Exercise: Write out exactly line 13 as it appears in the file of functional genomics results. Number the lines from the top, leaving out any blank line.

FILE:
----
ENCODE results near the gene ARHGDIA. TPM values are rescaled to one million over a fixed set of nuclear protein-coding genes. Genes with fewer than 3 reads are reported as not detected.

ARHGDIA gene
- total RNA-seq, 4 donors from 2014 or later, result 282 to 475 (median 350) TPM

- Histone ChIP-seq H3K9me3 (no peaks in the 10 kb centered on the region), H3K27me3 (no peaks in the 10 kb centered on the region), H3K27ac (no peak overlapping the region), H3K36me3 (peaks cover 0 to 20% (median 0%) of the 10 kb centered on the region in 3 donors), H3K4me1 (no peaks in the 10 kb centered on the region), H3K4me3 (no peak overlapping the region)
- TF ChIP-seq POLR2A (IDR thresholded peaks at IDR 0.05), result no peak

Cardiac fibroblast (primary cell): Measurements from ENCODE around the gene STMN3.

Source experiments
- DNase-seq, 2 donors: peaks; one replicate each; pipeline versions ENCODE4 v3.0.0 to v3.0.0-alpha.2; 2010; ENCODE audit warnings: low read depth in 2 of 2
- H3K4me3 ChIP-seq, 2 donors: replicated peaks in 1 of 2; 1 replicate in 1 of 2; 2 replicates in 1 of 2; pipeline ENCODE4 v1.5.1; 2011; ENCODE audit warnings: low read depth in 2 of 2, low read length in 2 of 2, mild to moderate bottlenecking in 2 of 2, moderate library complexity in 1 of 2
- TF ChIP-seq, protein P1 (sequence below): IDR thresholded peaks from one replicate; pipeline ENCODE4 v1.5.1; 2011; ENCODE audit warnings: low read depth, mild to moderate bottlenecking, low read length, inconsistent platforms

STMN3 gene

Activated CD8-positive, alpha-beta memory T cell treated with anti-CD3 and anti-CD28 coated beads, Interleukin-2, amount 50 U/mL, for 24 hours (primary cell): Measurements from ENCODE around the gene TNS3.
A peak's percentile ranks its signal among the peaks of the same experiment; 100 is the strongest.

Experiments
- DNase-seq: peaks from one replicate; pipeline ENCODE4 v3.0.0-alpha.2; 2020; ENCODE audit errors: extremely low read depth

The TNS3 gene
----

A peak's percentile ranks its signal among the peaks of the same experiment; 100 is the strongest.